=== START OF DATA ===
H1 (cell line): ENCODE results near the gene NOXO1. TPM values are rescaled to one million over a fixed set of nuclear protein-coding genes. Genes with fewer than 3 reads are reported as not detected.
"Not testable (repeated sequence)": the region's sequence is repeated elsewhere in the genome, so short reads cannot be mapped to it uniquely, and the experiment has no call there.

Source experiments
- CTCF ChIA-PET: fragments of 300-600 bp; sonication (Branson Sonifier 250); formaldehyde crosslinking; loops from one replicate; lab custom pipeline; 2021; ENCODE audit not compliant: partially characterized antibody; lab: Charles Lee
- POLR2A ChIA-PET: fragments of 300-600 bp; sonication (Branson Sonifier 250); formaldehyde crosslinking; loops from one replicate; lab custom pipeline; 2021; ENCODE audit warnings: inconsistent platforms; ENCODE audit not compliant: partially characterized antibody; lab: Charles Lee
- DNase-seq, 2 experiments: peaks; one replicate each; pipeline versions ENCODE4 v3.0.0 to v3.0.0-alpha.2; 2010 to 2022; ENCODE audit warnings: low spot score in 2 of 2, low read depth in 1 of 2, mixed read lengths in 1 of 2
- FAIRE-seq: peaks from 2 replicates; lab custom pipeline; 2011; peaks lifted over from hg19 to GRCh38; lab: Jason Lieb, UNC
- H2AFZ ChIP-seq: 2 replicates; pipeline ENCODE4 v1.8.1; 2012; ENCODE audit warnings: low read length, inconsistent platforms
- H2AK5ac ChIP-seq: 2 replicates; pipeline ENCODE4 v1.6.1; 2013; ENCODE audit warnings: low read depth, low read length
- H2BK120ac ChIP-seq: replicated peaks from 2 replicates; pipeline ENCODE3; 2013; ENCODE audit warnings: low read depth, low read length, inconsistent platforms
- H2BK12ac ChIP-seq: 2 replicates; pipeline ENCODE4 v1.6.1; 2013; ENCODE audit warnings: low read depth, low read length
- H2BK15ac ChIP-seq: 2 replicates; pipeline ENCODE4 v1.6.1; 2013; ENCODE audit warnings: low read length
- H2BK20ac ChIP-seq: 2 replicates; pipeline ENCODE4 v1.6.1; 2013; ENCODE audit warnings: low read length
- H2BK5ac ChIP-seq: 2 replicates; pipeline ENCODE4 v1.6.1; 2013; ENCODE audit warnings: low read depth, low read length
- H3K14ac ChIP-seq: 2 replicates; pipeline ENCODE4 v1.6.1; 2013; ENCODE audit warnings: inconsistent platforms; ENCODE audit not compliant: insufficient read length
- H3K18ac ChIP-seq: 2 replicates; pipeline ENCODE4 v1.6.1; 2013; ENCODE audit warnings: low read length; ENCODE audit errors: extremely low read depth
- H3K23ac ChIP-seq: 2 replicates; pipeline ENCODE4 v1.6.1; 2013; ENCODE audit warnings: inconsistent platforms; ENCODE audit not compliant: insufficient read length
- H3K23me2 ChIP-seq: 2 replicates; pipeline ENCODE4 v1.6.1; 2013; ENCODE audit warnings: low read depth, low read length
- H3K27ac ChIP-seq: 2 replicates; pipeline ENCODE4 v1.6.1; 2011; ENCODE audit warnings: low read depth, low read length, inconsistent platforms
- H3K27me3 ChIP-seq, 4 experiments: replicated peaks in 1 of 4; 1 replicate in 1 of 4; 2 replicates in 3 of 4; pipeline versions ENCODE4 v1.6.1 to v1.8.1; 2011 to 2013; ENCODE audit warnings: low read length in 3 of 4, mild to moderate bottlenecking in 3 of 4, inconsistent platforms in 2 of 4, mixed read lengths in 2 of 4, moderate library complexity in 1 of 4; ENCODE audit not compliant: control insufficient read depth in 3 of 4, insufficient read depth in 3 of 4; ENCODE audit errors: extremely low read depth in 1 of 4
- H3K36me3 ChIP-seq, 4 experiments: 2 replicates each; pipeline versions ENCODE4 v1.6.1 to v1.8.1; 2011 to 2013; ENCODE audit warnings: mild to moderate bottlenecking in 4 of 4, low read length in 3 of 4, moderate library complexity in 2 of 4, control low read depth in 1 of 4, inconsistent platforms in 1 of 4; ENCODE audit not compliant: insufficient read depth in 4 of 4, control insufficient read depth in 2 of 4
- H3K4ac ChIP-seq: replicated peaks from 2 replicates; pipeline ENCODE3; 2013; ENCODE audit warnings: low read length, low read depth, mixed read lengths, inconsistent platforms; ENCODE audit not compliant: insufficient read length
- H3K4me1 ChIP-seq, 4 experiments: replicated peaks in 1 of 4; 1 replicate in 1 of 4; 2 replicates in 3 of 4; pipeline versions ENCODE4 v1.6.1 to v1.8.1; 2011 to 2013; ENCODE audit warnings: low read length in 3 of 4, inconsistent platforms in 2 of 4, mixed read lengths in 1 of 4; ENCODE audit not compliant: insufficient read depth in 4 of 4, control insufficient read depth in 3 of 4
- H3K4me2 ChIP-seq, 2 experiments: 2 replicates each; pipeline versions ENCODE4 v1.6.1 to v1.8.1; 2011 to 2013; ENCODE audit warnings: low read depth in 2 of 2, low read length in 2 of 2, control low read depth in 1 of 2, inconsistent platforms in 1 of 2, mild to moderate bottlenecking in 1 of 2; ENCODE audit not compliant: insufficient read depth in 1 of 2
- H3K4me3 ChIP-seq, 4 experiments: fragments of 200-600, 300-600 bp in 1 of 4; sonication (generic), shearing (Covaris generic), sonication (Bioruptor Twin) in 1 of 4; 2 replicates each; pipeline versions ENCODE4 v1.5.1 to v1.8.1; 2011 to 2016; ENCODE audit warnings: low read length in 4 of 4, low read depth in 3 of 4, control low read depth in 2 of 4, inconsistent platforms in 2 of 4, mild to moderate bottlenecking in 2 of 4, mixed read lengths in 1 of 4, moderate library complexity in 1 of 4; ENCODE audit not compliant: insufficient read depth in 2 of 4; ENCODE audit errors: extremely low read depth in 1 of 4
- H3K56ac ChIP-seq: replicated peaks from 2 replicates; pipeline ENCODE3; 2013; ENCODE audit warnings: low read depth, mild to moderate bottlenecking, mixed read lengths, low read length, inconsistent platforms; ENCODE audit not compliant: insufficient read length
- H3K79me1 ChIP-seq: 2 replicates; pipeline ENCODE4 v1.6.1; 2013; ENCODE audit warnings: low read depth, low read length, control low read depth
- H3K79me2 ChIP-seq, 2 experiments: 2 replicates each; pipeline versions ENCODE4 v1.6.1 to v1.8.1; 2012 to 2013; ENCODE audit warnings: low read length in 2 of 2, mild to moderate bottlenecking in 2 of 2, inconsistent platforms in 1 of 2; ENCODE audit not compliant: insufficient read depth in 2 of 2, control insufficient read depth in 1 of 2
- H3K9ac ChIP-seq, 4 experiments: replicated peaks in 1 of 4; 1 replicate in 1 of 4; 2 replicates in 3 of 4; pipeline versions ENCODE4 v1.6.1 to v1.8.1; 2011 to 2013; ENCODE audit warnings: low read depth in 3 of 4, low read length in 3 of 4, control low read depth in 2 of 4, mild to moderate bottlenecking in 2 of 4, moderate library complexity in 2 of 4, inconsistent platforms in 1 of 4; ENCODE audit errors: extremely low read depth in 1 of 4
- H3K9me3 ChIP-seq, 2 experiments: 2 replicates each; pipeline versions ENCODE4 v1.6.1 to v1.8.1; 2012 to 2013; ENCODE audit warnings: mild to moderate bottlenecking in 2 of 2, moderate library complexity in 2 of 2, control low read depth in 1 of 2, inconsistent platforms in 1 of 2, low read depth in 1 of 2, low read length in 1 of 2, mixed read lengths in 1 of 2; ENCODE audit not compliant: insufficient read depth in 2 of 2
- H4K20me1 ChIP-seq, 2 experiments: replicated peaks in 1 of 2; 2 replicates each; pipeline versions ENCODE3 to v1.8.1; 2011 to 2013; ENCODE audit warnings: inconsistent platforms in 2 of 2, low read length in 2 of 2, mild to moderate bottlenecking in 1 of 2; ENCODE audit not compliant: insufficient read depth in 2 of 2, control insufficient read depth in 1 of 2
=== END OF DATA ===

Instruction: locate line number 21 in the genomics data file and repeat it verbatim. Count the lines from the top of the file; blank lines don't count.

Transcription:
- H3K36me3 ChIP-seq, 4 experiments: 2 replicates each; pipeline versions ENCODE4 v1.6.1 to v1.8.1; 2011 to 2013; ENCODE audit warnings: mild to moderate bottlenecking in 4 of 4, low read length in 3 of 4, moderate library complexity in 2 of 4, control low read depth in 1 of 4, inconsistent platforms in 1 of 4; ENCODE audit not compliant: insufficient read depth in 4 of 4, control insufficient read depth in 2 of 4